Lots of machine work too. The bushings for the carriage rods will need to be remade. Same for the leadscrew bushings. Tailstock nut is missing half it's threads, so there is another thing to do. It did not come with a motor, and the original motor pulley is something like 1 3/8 with a very well made (almost invisible) reducer down to some bastard size. I will need to press it out and make a new one. I guess it's finally time to get some keyway broaches and make my new keyways. Dad just got a 5 ton Dake arbor press so that should go well.

      The original motor was an 1140 RPM 3 phase Westinghouse, we will be replacing it with a period correct 5hp 1750RPM repulsion-induction single-phase motor as that is what we have on hand. That will give us a nice little speed increase up to around 830 RPM in high gear.

      This was originally supposed to be just a refubish, but now it looks like we will be working on everything but the motor, and paiting is as well since there is almost nothing left. So I'll call this a simi-restoration.

      No new photos yet as the light was very low today, but I promise there will be some to come.
      21" Royersford Excelsior CamelBack Drillpress Restoration
      1943 Sidney 16x54 Lathe Restoration

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      • #4
        It does have some resemblance to a Monarch.

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        • #5
          Sidney made some darn good lathes. But that thing looks like a boat anchor if I ever saw one. Definitely going to be a labor of love... One has to wonder what kind of abuse that thing saw to have so many issues. Lathes in this class are typically as close to "bullet proof" as one can find. You have to be a seriously ham-fisted operator to break a tailstock housing unless there was a flaw from manufacturing.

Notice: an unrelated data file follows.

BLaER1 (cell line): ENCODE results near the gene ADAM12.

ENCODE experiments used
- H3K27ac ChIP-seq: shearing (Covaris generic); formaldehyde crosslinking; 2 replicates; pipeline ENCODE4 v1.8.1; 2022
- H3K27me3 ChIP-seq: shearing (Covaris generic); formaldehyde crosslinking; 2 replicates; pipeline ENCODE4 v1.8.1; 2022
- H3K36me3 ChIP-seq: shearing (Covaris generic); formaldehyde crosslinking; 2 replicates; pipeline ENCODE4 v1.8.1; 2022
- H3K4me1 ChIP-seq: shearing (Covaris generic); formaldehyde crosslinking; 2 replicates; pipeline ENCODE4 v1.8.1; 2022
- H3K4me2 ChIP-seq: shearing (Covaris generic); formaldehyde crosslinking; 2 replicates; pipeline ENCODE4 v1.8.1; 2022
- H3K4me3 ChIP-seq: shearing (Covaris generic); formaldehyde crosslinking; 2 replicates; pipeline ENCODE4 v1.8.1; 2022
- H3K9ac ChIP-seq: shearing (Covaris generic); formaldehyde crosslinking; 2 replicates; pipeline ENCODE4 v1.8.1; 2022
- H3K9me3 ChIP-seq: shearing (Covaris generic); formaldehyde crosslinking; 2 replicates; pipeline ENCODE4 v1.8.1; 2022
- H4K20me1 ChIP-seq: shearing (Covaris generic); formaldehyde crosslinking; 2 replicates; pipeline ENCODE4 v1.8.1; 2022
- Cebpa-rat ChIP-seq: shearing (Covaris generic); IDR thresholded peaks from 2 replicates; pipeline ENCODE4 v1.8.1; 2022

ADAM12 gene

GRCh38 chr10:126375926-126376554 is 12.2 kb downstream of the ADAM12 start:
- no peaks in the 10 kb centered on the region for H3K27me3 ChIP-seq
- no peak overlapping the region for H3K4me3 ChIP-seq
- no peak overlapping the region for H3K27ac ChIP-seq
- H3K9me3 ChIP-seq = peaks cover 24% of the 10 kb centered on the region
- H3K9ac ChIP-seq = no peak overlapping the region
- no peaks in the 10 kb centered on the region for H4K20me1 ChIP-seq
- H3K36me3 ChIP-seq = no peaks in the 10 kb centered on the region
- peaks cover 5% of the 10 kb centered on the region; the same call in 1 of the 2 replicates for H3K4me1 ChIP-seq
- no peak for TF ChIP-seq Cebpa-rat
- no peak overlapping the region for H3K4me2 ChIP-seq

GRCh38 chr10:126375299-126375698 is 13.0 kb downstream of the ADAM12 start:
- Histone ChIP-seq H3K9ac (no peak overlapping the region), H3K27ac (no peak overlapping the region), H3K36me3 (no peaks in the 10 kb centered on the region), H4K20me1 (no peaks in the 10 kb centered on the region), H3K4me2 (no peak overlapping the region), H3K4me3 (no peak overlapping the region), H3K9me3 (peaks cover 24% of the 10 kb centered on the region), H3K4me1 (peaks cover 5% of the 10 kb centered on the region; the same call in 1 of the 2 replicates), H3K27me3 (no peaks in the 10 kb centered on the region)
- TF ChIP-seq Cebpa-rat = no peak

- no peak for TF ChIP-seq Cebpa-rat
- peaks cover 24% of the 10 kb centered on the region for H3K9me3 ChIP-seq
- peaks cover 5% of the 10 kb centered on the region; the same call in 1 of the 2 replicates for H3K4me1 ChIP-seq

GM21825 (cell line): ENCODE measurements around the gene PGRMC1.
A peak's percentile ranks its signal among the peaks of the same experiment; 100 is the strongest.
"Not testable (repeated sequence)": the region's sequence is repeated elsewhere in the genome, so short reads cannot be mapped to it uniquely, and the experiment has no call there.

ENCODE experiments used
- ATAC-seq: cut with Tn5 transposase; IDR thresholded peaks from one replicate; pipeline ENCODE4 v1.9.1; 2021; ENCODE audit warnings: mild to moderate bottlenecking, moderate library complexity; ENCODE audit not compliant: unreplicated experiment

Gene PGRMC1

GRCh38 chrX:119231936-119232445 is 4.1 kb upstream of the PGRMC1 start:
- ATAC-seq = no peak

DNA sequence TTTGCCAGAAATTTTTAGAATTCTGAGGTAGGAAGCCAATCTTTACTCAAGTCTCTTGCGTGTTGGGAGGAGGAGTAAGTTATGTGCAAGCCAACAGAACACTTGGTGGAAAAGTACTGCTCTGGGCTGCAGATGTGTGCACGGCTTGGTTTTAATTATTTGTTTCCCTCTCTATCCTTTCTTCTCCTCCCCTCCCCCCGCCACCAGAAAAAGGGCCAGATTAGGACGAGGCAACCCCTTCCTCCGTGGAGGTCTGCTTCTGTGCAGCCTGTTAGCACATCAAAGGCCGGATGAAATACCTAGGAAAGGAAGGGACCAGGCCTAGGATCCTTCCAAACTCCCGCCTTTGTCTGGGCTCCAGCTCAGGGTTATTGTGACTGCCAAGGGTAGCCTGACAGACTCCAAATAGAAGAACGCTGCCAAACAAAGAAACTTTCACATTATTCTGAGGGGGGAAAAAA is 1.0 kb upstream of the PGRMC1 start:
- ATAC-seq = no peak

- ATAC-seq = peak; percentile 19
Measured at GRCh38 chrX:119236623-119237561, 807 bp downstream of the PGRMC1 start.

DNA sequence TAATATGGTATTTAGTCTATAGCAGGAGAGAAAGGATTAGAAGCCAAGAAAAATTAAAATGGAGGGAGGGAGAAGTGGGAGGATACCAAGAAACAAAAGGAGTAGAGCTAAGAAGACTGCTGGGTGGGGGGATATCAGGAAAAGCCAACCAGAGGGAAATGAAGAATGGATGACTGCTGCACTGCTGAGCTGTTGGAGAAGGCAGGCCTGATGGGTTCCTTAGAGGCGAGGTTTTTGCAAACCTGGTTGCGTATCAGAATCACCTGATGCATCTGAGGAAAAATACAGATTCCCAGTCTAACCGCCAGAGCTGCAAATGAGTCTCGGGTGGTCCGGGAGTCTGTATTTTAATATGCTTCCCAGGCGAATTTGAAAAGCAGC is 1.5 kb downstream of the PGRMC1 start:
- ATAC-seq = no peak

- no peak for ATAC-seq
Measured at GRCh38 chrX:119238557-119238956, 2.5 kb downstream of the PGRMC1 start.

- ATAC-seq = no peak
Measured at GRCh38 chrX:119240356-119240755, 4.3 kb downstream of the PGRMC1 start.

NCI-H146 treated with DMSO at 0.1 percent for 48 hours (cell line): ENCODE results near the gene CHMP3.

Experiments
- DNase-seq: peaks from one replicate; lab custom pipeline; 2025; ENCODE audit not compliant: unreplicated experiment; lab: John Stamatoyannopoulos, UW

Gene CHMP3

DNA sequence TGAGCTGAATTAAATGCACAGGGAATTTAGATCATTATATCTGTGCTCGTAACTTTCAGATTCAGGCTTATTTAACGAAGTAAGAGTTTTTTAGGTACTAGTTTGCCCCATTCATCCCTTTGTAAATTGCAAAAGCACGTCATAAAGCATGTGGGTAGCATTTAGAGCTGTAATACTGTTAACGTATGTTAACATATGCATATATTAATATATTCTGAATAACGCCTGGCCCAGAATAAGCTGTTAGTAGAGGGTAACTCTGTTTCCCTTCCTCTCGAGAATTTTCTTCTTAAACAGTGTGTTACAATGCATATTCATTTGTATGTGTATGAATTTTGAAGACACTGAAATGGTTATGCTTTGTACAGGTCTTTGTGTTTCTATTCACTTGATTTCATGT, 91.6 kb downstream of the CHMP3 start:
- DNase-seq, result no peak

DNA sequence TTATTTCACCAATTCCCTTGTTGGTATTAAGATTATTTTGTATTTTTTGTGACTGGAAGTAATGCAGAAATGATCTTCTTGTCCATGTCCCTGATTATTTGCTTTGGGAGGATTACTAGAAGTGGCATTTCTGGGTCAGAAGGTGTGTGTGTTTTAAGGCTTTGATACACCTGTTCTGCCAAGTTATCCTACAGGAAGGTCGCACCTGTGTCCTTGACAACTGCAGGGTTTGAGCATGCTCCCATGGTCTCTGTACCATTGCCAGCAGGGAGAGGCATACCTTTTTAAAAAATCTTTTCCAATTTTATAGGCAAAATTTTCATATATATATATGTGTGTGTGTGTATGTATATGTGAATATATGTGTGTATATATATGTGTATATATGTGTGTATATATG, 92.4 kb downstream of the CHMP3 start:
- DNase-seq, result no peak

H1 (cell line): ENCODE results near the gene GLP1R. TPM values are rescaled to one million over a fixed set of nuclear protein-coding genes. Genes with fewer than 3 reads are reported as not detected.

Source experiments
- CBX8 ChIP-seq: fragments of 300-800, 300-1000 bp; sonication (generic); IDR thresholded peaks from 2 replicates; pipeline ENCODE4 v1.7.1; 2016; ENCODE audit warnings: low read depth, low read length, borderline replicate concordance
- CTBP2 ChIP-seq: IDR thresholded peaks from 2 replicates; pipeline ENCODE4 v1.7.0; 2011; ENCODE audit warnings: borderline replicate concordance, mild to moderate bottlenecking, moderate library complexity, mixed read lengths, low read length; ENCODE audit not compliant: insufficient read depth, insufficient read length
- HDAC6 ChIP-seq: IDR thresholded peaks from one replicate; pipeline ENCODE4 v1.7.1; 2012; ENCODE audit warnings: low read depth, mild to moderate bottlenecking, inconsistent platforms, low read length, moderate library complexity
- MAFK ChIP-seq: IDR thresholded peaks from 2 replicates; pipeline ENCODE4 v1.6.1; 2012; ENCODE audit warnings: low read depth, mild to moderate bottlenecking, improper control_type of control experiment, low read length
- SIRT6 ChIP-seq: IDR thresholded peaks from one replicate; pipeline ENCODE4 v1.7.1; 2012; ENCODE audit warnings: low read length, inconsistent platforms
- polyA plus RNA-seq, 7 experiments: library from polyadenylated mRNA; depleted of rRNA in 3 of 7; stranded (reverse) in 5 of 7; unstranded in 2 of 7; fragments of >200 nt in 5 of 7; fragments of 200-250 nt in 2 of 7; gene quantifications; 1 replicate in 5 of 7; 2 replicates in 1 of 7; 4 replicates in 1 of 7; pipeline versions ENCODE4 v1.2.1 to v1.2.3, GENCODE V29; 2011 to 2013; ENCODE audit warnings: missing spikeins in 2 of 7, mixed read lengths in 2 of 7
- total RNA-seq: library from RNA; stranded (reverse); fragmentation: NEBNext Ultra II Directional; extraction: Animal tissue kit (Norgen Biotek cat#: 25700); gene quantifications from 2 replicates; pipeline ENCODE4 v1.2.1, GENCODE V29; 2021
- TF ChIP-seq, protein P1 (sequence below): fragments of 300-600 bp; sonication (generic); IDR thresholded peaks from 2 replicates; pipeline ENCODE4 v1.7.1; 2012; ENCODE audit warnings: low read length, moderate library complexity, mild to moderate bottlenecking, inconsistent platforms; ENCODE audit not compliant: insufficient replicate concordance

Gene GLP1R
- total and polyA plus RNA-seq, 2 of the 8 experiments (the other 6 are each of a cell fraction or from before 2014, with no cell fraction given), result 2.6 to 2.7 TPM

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          • #6
            Originally posted by Fasttrack View Post
            Sidney made some darn good lathes. But that thing looks like a boat anchor if I ever saw one. Definitely going to be a labor of love... One has to wonder what kind of abuse that thing saw to have so many issues. Lathes in this class are typically as close to "bullet proof" as one can find. You have to be a seriously ham-fisted operator to break a tailstock housing unless there was a flaw from manufacturing.
            It was cheap. At least the headstock internals are good. Honestly I think a lot of our projects are worse, but this one definitely got worse the more we dug. A guy I follow on instagram said he used a crane to remove a part but he forgot to remove the center and sheared it right off. Doing something like that could definitely crack a tailstock. I have no clue how they broke the handles. Definitely some ham fisters as you say.
            21" Royersford Excelsior CamelBack Drillpress Restoration
            1943 Sidney 16x54 Lathe Restoration

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            • #7
              Awesome TMB! Makes my old soul happy to see our Greatest Generations machines saved and loved in this time. I look at your machine and mine and think about all the men, women and machines that worked our country through World War II, people like my Father and Mother and millions more like them. Super cool you got this. I have been debating if I should restore the finish on my yet to arrive Monarch or leave it just as is. I usually go OCD and renew the paint and so forth but this time I think is will be better off with a good cleaning and leave the War Finish as is. Old battle ax and all. Looks like yours has its original gray paint under that red, would be interesting to get it back to that finish I think. Anyway glad we can inspire each other to save these historical machines for future generations (hopefully) to appreciate. Cheers brother!